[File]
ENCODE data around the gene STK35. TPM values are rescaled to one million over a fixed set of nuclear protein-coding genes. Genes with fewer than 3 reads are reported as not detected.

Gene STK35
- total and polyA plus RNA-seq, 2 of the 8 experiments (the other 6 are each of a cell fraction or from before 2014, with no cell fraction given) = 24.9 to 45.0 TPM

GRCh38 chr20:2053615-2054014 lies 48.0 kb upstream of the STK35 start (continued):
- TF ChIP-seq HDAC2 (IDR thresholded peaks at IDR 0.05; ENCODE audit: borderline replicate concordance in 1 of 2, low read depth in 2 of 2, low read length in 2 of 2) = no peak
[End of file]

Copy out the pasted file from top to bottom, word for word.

ENCODE data around the gene STK35. TPM values are rescaled to one million over a fixed set of nuclear protein-coding genes. Genes with fewer than 3 reads are reported as not detected.

Gene STK35
- total and polyA plus RNA-seq, 2 of the 8 experiments (the other 6 are each of a cell fraction or from before 2014, with no cell fraction given) = 24.9 to 45.0 TPM

GRCh38 chr20:2053615-2054014 lies 48.0 kb upstream of the STK35 start (continued):
- TF ChIP-seq HDAC2 (IDR thresholded peaks at IDR 0.05; ENCODE audit: borderline replicate concordance in 1 of 2, low read depth in 2 of 2, low read length in 2 of 2) = no peak